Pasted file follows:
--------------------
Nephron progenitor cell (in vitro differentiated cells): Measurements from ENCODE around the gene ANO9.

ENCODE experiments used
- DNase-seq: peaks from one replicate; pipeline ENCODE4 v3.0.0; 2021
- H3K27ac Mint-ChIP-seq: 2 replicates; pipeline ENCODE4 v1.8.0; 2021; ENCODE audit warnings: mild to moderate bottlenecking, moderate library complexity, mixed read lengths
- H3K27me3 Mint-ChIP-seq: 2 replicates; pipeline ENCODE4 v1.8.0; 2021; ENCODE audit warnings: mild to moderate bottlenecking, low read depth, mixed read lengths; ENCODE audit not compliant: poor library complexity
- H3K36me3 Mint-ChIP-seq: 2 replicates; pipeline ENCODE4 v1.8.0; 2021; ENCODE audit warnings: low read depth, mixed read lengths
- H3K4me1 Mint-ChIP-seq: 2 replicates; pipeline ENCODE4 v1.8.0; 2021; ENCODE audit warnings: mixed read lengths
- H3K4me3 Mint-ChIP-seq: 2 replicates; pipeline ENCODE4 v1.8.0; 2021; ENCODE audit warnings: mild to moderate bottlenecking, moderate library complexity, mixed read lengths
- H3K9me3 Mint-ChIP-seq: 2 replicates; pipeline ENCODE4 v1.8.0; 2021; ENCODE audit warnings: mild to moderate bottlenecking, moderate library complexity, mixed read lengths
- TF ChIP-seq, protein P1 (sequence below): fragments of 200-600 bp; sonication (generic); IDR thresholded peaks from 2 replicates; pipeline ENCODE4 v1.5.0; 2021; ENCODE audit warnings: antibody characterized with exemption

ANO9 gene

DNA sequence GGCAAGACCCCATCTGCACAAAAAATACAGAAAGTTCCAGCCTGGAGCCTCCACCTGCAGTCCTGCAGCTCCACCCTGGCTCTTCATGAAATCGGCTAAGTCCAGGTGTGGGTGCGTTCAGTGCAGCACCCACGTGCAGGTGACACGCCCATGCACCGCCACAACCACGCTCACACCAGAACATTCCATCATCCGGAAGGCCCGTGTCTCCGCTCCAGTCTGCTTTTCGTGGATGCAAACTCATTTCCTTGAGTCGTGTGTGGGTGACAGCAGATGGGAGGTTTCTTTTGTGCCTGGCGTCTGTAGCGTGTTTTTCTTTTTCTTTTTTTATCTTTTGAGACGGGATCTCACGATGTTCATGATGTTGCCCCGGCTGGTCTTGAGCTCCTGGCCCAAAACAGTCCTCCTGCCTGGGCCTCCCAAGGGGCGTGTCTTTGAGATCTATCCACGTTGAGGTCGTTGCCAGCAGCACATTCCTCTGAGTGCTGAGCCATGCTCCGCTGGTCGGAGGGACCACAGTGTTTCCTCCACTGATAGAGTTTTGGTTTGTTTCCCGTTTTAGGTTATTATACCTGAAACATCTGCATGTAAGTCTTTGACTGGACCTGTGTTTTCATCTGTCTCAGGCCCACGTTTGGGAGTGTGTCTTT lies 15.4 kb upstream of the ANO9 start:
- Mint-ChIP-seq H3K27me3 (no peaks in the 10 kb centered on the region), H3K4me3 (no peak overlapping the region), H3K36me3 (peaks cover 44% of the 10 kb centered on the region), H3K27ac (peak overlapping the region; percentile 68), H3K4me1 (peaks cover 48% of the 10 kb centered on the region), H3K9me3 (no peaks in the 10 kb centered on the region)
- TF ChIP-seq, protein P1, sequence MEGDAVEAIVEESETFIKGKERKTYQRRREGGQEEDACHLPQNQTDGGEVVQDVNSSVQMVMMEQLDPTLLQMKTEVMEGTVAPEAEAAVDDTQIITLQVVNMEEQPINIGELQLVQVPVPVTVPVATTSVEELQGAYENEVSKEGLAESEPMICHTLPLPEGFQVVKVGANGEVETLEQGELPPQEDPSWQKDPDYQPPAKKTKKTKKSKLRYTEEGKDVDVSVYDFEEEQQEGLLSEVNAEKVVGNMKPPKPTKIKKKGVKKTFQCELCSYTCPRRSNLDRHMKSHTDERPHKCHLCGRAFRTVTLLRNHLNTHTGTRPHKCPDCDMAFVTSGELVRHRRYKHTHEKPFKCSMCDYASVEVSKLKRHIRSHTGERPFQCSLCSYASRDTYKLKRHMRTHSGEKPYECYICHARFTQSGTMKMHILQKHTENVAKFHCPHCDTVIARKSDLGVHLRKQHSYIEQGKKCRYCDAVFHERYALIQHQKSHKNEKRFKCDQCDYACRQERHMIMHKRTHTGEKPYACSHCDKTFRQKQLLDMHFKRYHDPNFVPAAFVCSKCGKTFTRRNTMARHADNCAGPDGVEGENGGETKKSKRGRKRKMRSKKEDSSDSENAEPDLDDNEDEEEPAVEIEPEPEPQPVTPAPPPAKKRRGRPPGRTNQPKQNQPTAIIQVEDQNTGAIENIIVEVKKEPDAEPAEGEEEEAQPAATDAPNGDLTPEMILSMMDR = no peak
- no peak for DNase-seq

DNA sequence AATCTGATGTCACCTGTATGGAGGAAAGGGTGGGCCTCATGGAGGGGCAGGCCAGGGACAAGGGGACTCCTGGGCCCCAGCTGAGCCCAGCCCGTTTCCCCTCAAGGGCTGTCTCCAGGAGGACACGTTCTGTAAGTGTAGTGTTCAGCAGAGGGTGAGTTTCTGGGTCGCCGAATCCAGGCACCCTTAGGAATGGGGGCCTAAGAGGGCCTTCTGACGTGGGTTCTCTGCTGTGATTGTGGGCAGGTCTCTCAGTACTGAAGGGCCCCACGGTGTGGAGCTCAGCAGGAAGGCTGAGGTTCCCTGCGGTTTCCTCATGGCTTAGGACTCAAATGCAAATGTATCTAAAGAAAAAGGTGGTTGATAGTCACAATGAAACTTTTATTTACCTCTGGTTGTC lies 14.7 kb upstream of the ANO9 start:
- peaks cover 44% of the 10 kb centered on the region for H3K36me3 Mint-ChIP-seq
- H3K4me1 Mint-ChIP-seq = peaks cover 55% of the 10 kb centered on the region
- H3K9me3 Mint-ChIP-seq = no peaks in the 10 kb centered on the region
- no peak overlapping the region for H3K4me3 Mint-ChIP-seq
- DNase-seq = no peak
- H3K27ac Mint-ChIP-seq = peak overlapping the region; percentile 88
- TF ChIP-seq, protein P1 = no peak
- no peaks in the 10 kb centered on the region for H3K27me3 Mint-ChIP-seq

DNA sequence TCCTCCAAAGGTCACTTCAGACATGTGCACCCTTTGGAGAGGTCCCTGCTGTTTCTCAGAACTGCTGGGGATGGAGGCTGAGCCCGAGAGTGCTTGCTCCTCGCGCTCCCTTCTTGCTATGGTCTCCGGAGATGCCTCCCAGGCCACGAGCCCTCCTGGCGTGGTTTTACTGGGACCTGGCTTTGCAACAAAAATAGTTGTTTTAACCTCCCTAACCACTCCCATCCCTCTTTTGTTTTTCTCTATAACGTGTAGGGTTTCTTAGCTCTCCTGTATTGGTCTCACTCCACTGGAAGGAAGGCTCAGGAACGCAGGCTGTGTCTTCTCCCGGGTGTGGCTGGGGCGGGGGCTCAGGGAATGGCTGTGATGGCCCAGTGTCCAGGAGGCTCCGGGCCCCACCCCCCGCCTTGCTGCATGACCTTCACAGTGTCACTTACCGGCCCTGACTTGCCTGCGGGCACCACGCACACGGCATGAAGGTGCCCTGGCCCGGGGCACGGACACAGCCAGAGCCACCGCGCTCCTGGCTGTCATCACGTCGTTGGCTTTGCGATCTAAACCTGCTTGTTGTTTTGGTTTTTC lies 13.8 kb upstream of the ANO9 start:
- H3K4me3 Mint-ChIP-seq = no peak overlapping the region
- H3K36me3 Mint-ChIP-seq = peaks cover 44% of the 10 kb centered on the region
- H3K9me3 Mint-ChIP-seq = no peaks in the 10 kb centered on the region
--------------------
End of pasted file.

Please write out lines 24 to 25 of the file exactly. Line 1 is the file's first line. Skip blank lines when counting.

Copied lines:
- no peaks in the 10 kb centered on the region for H3K27me3 Mint-ChIP-seq

DNA sequence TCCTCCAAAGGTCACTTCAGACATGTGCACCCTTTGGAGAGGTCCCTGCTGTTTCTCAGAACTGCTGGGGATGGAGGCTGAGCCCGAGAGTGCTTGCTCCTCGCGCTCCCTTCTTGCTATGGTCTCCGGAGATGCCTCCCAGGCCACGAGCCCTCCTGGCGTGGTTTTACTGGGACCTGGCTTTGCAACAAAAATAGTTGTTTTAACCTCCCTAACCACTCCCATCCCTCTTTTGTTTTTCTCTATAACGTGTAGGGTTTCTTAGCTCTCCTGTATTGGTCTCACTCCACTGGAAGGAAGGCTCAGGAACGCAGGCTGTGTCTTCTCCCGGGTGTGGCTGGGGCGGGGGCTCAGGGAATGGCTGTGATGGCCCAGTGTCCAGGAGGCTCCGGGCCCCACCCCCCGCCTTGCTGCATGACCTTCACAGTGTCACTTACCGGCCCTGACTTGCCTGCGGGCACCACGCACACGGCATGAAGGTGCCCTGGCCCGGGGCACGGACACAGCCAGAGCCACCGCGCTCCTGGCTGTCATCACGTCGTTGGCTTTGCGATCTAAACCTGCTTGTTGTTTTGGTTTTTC lies 13.8 kb upstream of the ANO9 start: